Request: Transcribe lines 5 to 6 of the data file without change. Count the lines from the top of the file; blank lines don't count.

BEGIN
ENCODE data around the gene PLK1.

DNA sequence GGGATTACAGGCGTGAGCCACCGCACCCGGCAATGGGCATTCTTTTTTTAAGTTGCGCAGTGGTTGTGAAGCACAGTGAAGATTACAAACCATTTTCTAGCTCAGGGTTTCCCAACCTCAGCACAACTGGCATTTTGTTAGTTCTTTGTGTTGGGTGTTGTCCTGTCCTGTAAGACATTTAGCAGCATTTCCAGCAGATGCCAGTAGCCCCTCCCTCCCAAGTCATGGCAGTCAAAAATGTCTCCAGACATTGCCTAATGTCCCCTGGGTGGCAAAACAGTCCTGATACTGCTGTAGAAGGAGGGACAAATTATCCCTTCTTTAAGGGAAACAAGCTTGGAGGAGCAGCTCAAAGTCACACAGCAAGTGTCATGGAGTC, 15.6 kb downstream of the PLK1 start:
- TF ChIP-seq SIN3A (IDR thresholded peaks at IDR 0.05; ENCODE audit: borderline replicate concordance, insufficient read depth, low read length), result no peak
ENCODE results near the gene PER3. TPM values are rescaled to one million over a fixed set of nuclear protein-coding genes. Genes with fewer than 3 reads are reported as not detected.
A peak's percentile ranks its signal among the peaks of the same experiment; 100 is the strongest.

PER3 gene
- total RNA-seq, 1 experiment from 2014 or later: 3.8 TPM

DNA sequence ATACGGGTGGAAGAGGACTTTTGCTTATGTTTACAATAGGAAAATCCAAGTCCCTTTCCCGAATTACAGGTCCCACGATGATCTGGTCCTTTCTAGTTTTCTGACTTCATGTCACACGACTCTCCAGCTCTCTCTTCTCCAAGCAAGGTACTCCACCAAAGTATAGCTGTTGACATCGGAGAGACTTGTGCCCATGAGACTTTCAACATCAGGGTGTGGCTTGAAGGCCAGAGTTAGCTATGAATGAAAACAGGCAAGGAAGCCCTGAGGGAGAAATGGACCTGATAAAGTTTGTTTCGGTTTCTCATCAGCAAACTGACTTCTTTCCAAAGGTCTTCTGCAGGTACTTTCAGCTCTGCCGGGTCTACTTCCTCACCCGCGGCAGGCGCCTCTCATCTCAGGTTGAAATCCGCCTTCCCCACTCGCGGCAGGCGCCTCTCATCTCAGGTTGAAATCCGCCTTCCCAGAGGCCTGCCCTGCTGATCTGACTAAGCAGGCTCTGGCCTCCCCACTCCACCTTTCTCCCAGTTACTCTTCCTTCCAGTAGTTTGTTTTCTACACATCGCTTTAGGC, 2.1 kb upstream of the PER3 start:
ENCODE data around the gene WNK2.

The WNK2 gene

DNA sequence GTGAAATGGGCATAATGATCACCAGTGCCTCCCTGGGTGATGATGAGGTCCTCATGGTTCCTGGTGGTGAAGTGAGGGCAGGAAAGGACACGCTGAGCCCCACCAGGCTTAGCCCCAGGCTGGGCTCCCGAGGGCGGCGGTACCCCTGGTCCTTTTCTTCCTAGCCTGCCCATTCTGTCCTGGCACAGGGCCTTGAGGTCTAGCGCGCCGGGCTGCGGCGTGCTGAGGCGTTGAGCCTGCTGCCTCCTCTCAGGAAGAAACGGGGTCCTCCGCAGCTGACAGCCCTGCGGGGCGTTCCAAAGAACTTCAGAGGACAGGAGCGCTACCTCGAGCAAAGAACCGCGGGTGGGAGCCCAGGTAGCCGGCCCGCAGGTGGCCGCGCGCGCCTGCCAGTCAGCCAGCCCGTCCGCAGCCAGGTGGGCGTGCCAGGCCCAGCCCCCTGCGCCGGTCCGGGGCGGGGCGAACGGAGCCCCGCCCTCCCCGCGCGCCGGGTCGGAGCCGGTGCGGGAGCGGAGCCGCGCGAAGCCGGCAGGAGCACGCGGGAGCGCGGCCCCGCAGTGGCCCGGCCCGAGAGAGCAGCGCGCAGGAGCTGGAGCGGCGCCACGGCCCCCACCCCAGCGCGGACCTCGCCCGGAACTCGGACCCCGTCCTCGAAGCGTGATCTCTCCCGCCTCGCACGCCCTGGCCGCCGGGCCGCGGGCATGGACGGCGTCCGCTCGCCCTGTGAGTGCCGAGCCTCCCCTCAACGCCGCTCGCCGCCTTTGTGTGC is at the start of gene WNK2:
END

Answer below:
A peak's percentile ranks its signal among the peaks of the same experiment; 100 is the strongest.

PER3 gene